Catalonia Nears Default, Threatens Spain’s Debt

The Central Government blinks.

When Catalonia’s regional government announced a road map to independence from Spain in November last year, Madrid’s response was to threaten to cut off the financial supply lines to the region. It was the equivalent of a declaration of economic war, riddled with risks, especially with an acutely cash-strapped Catalonia facing over €4.6 billion of bond redemptions in 2016.

Madrid’s strategy was economic madness, as we warned at the time: Catalonia’s economy accounts for 20% of Spain’s GDP. And international investors would freak out if roughly one-fifth of Spain’s economy suddenly plunged into a deep recession or became ungovernable. Investors might question the ability of the Spanish government to service its over €1 trillion in debt.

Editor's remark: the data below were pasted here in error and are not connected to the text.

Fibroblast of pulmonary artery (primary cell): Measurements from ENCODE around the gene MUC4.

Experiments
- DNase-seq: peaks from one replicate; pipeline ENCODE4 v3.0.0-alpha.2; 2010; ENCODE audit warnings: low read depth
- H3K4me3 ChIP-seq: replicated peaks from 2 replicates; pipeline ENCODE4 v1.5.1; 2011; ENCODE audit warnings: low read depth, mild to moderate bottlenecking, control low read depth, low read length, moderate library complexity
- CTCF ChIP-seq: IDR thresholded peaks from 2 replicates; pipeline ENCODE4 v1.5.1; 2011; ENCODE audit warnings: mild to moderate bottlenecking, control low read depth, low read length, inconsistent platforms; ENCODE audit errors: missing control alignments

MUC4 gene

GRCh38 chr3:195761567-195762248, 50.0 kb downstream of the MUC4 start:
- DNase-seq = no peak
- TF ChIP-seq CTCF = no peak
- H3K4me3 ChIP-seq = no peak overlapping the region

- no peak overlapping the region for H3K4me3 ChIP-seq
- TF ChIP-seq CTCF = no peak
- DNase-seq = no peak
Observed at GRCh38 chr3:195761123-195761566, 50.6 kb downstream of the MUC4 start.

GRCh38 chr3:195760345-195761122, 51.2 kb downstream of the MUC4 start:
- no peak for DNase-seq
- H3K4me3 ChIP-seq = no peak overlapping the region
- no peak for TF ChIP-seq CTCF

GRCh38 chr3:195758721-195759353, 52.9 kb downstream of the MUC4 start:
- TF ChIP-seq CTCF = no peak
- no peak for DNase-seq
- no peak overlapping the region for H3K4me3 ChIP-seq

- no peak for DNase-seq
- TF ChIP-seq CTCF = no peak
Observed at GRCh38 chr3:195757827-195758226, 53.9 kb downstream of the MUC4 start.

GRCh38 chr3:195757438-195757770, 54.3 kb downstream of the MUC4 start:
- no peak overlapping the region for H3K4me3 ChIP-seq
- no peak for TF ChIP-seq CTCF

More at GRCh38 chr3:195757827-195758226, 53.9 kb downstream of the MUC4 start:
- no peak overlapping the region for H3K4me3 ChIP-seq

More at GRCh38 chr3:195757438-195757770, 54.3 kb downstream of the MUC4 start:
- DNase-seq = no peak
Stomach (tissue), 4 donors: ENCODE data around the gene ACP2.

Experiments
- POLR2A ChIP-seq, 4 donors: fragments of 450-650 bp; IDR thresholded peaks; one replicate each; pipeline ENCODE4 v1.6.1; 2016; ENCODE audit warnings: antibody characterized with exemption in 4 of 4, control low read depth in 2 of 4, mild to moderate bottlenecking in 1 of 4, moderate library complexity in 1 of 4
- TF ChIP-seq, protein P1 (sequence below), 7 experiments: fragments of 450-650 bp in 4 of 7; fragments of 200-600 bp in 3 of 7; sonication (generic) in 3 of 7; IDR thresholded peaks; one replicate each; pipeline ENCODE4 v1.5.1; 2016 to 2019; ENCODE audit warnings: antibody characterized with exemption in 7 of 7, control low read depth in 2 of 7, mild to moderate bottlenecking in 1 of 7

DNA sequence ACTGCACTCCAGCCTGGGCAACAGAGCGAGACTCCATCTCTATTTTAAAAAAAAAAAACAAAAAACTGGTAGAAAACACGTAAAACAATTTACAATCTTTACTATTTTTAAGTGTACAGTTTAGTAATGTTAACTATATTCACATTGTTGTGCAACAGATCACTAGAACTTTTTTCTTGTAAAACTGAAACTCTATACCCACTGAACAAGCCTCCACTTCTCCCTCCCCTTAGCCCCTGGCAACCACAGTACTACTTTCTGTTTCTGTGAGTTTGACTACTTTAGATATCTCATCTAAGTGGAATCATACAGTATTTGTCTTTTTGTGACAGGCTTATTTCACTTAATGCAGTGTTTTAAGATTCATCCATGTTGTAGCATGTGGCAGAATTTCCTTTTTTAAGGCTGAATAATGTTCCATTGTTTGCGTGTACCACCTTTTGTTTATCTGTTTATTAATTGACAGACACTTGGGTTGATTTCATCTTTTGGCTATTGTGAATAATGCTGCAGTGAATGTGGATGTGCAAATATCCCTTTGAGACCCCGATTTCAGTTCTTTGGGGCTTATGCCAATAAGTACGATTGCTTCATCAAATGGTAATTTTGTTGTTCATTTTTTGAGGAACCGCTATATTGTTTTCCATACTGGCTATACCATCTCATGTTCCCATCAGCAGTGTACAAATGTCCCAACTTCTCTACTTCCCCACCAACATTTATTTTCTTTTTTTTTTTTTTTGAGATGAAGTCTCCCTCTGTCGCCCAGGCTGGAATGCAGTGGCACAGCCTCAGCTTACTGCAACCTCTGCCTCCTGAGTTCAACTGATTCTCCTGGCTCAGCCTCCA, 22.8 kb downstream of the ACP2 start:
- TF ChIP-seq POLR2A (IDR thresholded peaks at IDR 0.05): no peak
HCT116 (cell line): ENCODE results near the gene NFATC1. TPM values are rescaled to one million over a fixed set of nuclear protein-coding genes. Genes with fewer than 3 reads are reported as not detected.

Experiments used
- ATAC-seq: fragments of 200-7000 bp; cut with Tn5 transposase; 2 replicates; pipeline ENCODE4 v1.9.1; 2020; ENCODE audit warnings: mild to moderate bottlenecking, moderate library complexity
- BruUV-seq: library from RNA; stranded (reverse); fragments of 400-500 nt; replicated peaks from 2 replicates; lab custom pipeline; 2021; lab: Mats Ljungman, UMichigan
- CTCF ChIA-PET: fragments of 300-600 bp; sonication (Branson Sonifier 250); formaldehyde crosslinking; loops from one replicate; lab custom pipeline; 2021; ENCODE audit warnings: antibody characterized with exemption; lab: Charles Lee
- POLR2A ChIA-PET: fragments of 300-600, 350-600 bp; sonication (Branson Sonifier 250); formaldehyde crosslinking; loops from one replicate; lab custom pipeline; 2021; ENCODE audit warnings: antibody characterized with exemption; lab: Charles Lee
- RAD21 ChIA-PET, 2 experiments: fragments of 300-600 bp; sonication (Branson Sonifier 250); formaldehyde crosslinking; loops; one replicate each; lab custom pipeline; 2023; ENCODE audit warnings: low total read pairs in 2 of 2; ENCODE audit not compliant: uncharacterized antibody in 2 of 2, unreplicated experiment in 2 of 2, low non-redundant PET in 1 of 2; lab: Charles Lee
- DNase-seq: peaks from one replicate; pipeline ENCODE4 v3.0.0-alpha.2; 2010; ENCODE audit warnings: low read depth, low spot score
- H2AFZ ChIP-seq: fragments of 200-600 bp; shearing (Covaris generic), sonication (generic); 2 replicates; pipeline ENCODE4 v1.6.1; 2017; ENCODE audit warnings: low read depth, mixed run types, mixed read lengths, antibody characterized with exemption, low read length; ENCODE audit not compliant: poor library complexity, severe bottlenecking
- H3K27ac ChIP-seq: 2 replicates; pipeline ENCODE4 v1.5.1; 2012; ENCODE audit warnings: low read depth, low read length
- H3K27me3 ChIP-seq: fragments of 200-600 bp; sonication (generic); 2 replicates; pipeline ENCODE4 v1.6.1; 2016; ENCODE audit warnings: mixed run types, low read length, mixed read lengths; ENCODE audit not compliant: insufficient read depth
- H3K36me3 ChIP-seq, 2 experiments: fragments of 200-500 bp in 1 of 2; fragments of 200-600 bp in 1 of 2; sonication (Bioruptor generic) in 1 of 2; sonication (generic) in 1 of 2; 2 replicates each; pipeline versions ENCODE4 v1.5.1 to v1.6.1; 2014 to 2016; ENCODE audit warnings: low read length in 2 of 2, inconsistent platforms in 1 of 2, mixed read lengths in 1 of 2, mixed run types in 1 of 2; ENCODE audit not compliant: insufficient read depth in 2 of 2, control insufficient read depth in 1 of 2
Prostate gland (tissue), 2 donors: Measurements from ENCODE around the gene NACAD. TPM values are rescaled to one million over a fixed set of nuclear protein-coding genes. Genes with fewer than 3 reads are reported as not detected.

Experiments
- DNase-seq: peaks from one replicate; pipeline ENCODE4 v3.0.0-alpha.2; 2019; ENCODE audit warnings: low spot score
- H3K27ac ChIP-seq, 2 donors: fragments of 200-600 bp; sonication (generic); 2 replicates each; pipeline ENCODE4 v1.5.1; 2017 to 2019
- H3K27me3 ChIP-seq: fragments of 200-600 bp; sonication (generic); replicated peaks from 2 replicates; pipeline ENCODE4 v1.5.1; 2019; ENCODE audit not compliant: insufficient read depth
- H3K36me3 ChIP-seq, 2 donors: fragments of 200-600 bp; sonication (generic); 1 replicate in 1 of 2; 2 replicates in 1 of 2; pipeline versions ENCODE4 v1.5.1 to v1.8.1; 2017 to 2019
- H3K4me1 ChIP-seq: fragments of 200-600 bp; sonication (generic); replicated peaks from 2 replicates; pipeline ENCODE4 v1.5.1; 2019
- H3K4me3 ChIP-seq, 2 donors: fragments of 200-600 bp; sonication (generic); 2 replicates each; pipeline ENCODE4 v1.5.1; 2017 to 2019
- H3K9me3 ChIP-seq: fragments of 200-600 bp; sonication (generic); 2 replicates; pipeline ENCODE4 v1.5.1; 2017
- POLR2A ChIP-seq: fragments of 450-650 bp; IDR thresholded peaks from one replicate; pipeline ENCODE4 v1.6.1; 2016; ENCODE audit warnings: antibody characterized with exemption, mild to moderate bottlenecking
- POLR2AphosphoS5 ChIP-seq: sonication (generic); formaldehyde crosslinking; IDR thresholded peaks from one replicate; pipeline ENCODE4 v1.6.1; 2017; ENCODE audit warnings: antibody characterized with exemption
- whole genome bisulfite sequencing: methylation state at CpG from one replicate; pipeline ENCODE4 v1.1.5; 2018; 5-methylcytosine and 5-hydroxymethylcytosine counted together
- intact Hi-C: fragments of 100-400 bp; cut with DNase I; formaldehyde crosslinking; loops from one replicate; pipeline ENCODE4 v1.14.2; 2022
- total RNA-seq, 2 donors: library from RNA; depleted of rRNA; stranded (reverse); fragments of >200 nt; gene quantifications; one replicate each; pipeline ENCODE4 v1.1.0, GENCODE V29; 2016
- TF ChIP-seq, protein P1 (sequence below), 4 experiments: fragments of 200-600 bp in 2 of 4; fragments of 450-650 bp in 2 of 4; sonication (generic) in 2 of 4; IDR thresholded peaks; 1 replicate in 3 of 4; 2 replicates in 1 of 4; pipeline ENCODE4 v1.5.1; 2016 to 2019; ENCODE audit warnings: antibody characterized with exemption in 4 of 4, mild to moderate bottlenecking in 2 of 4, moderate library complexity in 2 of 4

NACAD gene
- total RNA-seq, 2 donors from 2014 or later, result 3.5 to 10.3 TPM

Now, that scenario might be in the process of coming true.

The words “bankrupt” and “default” are being used with disconcerting frequency in relation to Catalonia. The words are even making their way into the headlines of national newspapers, as fears grow that the region could be on the verge of descending into a Greece-like debt spiral. Accordingto Regional President Carles Puigdemont earlier in March, Catalonia already missed payments on at least two bank loans.

Fitch just warned that Catalonia has grave liquidity problems that will require “proactive management of the debt” and “close collaboration with the central state,” which is about as likely as bullfighting getting banned across Spain

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